Northland is poised to become a hub of technological development as an undersea cable to connect New Zealand to the United States is proposed to come ashore in Whangarei.

Northland Inc has signed a memorandum of understanding with Hawaiki Cable to land the US$350 million ($433.4 million) submarine cable system in Whangarei.

The cable will carry massive amounts of electronic data, enough to transfer 468 DVDs per second, between Australia, New Zealand, Hawaii and the west coast of the United States.

The project, worth hundreds of millions of dollars for Northland, could be up and running within two years.


"Our plan is to develop information and communication technologies to substantially strengthen Northland's economy, which is currently based on the primary sector industries, as well as create new job opportunities," Northland Inc chairman Colin Mitten said.

Serious interest could follow from companies such as Google and Yahoo to build data centres in the Northland region.

The cable would be the second fibre optic cable network linking New Zealand with the rest of the world, an essential factor for the construction of data centres, Mr Mitten said.

Northland's abundance of "green power" such as the Ngawha geothermal power station, was an added drawcard for big digital companies, he said.

Northland Inc would aid the landing and the funding of the cable, including sourcing local investors and promoting funding through the Northland Regional Council's Investment and Growth Reserve.

Hawaiki Cable chief executive Remi Galasso said the system, which had a design life of 25 years, would be based on 100 gigabits per second wavelength technology and deliver more than 20 terabits per second of design capacity, meaning cheaper internet access for New Zealanders.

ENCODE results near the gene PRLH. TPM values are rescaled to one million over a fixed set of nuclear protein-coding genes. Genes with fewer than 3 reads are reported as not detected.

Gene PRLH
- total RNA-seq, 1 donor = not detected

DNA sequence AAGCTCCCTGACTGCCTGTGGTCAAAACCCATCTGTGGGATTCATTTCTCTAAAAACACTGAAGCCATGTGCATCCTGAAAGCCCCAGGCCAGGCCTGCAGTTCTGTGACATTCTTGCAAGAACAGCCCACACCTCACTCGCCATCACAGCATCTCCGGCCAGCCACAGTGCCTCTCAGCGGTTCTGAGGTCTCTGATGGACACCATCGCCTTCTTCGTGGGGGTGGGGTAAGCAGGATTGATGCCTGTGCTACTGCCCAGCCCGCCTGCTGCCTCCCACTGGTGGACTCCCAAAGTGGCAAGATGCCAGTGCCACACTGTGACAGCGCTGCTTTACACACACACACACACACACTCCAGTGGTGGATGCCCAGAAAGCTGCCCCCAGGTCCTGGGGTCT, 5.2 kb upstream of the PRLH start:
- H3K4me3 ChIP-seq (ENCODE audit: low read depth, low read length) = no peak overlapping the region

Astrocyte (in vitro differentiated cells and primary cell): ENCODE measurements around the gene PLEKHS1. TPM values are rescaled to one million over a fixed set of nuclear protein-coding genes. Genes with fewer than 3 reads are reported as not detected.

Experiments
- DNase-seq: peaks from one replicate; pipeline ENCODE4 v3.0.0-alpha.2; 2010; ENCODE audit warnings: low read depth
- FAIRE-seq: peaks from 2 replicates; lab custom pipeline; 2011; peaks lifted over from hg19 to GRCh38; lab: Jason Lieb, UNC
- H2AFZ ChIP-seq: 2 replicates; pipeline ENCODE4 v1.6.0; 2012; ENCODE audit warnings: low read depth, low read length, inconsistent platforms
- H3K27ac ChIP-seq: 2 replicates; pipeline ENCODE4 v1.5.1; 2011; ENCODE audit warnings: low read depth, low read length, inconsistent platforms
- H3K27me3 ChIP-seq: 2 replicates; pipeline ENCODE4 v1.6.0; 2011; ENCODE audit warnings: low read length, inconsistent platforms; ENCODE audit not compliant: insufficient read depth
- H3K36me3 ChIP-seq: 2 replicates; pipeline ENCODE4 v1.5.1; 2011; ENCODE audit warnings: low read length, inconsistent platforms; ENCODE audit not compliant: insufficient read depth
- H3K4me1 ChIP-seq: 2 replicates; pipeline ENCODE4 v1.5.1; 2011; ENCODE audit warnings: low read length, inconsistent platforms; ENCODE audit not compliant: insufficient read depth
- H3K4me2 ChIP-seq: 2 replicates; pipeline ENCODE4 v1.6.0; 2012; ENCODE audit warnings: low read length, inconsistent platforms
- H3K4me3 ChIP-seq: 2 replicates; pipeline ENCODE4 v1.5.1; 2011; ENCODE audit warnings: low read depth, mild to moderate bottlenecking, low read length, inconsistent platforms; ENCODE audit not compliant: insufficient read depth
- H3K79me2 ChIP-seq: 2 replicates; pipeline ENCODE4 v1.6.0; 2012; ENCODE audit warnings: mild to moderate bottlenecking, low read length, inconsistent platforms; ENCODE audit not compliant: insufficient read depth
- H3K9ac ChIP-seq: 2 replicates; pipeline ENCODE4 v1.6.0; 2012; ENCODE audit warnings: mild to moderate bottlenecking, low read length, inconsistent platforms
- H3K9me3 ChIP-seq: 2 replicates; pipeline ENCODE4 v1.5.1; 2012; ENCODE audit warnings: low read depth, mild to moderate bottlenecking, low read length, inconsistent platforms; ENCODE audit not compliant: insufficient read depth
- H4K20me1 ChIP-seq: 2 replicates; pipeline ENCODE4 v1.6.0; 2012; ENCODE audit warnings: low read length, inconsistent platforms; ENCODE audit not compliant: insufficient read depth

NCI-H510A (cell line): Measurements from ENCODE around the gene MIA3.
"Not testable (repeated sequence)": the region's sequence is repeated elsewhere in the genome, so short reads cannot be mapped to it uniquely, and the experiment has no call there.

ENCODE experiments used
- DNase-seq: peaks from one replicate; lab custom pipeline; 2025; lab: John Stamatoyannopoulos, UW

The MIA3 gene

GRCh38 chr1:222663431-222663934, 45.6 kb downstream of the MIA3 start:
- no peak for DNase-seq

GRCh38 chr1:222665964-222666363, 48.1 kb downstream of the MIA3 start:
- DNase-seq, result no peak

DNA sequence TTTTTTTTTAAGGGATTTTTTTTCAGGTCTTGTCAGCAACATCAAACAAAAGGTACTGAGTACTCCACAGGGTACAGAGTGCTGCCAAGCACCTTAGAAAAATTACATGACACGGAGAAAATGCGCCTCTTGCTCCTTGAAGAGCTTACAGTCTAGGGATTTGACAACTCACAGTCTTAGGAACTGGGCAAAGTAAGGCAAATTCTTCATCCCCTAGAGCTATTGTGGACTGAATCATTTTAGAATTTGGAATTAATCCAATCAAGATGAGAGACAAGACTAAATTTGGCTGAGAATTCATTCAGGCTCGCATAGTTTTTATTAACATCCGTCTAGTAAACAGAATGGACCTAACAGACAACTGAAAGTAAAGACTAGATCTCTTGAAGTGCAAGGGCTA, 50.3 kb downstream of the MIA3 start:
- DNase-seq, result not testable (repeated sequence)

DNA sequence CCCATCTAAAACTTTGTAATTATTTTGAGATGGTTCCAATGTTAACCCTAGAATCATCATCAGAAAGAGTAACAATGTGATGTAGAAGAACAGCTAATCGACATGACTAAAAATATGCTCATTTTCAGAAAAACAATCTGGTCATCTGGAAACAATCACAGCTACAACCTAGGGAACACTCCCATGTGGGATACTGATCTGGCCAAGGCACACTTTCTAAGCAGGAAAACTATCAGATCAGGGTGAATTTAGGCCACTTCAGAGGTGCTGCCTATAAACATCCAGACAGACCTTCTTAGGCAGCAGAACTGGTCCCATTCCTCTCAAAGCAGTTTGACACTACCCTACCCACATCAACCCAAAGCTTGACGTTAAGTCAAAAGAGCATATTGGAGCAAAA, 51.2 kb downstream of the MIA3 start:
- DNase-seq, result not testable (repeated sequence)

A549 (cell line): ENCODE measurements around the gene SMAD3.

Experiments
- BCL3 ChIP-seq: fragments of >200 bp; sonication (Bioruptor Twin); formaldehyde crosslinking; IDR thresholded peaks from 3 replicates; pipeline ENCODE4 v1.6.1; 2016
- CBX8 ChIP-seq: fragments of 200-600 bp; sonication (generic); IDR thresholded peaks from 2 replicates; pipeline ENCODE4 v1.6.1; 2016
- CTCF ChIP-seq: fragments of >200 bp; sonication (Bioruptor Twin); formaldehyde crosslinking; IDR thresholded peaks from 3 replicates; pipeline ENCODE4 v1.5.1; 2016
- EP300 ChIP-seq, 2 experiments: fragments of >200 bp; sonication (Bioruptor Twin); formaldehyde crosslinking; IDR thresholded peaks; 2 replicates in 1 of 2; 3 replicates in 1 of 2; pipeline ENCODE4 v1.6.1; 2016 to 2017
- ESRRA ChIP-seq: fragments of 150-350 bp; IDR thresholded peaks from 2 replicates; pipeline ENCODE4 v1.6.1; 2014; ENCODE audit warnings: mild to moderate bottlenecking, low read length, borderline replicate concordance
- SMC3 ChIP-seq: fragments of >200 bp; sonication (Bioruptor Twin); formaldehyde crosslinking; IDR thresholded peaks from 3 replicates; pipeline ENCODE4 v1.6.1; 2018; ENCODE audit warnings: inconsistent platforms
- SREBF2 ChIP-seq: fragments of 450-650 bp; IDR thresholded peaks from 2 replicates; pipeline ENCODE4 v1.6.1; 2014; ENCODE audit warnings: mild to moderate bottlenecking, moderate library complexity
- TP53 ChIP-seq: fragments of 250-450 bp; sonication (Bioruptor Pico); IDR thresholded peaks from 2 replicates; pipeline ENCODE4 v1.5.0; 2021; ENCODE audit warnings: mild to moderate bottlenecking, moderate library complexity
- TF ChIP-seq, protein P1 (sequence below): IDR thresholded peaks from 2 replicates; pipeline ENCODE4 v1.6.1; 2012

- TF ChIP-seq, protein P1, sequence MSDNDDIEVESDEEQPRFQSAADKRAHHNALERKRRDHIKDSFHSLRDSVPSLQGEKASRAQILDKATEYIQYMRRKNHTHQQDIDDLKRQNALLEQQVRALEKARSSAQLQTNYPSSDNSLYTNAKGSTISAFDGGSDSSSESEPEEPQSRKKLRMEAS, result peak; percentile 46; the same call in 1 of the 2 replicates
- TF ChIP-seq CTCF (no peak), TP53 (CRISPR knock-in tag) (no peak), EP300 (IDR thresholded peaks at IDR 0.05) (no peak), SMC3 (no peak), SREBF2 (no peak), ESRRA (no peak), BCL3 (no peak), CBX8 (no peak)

Under the memorandum of understanding, Hawaiki commits to bringing its cable ashore in the Whangarei area and build associated land-based infrastructure (including its cable landing station) in Northland.

Mr Galasso said three conditions governed the selection of the Hawaiki cable New Zealand landing site, the first being a different location from existing submarine cables, to protect security of supply in the event of a natural disaster or other unforeseen event. The site needed access to existing land-based data transfer networks and availability of "green power" for future development.


"Whangarei scored the highest in all categories and made the decision easy. On top of that, I believe Northland Inc's strategy for the economic development of the region is remarkable. Its plan to co-invest in Hawaiki clearly demonstrates that Northland is building for the future generation," said Mr Galasso.

The memorandum of understanding signatories expect to finalise agreements in the next few months and see the cable operational by autumn 2015.